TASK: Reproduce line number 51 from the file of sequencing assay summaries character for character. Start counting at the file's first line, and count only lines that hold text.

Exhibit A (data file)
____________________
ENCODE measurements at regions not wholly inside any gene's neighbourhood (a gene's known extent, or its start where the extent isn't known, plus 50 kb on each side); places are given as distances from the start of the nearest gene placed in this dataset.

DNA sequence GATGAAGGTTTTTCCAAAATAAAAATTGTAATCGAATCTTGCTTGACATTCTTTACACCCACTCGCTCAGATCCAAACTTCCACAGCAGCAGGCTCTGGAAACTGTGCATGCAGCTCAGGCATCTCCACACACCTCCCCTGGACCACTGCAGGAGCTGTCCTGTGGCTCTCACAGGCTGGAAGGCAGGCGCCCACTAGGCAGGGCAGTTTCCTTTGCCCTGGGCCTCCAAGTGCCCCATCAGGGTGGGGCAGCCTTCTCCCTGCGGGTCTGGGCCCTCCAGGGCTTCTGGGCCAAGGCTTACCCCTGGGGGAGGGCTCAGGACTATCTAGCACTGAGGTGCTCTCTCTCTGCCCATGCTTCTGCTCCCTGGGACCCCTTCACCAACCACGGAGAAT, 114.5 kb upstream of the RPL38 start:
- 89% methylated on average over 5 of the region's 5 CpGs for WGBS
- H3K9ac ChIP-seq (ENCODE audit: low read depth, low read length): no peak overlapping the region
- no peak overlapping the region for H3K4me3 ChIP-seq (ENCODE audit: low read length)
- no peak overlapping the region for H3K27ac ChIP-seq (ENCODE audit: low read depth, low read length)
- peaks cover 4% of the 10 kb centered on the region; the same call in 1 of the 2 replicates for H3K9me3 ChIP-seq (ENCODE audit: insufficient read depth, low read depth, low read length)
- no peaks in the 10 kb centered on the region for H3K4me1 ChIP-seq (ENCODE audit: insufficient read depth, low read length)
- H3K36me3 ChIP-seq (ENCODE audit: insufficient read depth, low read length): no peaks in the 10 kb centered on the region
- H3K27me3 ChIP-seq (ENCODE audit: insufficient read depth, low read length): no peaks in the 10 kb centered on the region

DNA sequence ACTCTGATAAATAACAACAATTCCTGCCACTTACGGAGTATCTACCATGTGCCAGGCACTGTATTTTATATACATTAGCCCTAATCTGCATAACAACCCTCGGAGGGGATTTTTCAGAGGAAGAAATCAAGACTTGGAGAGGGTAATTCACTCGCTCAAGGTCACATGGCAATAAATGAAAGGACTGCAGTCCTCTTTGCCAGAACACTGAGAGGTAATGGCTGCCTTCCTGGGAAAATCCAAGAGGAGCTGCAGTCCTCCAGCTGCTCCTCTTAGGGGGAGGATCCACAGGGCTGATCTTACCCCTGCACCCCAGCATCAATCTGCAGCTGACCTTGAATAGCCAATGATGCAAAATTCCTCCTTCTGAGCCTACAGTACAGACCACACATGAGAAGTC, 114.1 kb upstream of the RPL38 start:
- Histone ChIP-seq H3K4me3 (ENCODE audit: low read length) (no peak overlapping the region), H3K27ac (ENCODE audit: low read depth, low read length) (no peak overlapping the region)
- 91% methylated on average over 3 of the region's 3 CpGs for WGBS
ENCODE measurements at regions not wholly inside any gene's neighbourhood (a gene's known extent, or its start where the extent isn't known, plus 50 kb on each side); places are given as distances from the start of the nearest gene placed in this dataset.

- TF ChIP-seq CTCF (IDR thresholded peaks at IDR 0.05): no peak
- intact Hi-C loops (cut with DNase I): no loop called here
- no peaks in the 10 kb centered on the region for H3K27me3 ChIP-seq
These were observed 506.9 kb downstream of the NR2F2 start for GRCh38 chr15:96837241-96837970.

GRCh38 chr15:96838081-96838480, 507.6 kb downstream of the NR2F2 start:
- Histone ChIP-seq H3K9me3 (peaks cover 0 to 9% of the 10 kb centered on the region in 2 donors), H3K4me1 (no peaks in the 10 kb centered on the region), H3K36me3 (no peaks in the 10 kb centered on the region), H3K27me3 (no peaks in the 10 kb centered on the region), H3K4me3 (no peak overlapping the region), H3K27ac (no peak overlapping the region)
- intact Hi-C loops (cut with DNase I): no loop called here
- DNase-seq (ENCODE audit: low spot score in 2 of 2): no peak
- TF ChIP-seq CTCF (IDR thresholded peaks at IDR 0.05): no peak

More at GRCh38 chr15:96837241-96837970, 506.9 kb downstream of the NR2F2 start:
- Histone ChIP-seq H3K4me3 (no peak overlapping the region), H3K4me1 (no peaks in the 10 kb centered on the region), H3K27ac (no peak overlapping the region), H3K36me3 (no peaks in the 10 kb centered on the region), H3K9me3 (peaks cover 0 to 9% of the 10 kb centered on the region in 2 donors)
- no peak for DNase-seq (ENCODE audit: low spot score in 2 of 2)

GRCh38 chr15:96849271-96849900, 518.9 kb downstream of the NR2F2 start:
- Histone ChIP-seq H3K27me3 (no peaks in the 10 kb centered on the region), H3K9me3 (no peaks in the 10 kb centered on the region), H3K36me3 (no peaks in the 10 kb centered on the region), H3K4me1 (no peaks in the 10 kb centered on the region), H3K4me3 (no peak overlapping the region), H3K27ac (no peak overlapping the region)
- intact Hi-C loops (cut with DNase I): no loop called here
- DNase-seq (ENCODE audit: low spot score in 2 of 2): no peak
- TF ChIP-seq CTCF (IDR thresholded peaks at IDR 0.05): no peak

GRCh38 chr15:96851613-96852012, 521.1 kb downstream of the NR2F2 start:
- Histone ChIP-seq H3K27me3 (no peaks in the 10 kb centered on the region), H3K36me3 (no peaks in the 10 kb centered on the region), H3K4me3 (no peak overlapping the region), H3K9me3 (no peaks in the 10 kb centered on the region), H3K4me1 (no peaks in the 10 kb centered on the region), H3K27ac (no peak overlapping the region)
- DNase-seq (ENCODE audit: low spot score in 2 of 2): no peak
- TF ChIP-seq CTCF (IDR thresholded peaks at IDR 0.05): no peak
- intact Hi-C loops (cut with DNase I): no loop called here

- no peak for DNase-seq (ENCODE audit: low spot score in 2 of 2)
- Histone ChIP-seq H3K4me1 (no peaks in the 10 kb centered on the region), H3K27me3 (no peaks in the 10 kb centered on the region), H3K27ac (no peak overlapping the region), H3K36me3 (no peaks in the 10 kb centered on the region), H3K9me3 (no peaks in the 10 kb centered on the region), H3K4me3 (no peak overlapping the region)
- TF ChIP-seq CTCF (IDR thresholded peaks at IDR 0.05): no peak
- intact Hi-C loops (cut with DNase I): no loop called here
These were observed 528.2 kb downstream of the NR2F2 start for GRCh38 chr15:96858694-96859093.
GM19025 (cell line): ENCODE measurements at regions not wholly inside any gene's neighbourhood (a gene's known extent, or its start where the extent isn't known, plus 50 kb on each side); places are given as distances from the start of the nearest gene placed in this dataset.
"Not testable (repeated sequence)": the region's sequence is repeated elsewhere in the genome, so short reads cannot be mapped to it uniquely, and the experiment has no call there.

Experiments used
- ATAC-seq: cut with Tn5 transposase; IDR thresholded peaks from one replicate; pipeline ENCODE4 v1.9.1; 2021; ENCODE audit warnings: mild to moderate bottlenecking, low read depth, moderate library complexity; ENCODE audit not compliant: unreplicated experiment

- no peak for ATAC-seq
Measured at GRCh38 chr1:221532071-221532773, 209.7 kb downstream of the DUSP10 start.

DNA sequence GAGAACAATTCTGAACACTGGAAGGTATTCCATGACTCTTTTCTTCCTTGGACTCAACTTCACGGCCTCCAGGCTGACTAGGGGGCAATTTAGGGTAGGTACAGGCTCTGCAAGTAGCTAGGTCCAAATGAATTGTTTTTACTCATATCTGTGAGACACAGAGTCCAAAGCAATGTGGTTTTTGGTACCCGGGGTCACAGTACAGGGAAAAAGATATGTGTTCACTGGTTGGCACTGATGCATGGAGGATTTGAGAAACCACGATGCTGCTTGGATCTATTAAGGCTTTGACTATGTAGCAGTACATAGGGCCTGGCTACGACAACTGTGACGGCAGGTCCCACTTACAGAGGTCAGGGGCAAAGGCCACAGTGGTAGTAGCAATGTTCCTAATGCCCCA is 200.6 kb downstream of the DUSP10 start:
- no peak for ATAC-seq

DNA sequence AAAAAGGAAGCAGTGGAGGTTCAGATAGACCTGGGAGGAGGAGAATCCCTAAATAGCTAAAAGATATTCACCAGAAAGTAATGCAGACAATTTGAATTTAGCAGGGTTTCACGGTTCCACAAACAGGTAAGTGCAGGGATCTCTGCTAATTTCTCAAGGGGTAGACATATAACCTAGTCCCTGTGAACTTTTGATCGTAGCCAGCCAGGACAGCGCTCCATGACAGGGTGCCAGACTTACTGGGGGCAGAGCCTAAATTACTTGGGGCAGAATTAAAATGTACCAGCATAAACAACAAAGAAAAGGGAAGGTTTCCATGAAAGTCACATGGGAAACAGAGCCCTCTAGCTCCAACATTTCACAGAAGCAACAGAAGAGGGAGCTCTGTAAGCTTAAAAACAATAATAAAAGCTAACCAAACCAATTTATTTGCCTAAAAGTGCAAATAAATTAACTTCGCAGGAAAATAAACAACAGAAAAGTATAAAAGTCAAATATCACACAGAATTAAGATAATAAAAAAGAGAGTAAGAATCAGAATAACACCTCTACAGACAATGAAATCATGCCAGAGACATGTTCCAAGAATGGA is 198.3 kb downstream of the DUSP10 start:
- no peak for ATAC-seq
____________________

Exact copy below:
- no peak for ATAC-seq